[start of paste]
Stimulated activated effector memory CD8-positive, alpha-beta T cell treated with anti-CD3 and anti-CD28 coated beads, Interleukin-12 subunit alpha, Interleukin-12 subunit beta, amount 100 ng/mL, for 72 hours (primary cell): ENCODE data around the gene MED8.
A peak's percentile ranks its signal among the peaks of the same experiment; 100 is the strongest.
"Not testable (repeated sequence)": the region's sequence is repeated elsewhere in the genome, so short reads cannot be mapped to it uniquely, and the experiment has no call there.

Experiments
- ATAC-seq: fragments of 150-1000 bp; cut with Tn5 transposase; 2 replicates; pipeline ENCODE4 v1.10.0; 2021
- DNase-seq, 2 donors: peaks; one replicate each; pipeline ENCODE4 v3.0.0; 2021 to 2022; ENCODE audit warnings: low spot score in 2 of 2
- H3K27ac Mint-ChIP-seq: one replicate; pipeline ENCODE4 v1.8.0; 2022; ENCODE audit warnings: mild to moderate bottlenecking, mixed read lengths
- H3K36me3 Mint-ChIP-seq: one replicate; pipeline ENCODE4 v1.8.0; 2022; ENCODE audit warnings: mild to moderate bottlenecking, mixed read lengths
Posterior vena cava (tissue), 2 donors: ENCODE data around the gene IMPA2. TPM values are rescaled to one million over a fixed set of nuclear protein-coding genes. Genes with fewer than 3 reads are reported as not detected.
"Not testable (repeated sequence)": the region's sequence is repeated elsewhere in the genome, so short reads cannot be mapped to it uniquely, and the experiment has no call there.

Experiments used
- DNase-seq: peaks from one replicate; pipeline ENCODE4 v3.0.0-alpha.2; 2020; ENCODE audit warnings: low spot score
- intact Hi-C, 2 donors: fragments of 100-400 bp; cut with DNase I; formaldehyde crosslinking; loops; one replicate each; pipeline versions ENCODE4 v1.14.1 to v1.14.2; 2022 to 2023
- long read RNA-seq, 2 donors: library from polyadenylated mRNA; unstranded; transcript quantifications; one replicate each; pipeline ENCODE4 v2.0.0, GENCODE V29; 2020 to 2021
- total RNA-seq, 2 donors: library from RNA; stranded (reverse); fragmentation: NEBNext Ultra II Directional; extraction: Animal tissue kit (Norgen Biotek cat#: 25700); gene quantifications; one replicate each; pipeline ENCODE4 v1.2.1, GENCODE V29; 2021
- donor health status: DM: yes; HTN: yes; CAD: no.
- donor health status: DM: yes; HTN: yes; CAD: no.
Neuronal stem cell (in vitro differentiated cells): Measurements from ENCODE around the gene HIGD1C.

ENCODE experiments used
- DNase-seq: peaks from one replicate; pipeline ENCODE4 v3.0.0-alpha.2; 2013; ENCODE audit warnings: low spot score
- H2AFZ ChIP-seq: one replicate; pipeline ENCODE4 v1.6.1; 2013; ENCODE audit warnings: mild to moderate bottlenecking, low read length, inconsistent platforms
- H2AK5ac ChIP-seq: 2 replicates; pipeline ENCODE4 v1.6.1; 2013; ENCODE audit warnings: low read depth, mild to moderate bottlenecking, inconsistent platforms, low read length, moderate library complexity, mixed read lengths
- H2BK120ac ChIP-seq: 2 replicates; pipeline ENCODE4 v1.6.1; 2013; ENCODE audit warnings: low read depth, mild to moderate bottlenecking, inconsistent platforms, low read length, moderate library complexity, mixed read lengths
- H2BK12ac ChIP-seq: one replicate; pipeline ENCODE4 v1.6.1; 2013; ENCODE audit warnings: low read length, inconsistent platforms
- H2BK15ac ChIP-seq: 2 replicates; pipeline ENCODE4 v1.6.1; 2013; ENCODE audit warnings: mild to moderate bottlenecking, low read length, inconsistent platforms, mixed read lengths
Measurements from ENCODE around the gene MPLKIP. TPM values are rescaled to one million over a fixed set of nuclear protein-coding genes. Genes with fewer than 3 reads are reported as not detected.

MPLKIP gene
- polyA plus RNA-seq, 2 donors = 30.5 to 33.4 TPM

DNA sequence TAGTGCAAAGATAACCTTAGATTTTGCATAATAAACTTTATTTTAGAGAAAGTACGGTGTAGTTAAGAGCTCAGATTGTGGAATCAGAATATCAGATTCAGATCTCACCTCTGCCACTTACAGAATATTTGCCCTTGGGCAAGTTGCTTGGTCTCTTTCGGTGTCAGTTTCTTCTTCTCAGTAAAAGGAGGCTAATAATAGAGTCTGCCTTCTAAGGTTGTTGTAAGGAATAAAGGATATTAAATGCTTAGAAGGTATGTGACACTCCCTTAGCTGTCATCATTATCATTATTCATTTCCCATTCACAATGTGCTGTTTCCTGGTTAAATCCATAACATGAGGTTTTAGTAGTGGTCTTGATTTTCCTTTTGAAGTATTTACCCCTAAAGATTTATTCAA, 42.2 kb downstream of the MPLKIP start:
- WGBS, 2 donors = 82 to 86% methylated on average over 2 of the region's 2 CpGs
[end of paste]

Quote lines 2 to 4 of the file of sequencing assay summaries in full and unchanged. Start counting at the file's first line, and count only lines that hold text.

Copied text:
A peak's percentile ranks its signal among the peaks of the same experiment; 100 is the strongest.
"Not testable (repeated sequence)": the region's sequence is repeated elsewhere in the genome, so short reads cannot be mapped to it uniquely, and the experiment has no call there.

Experiments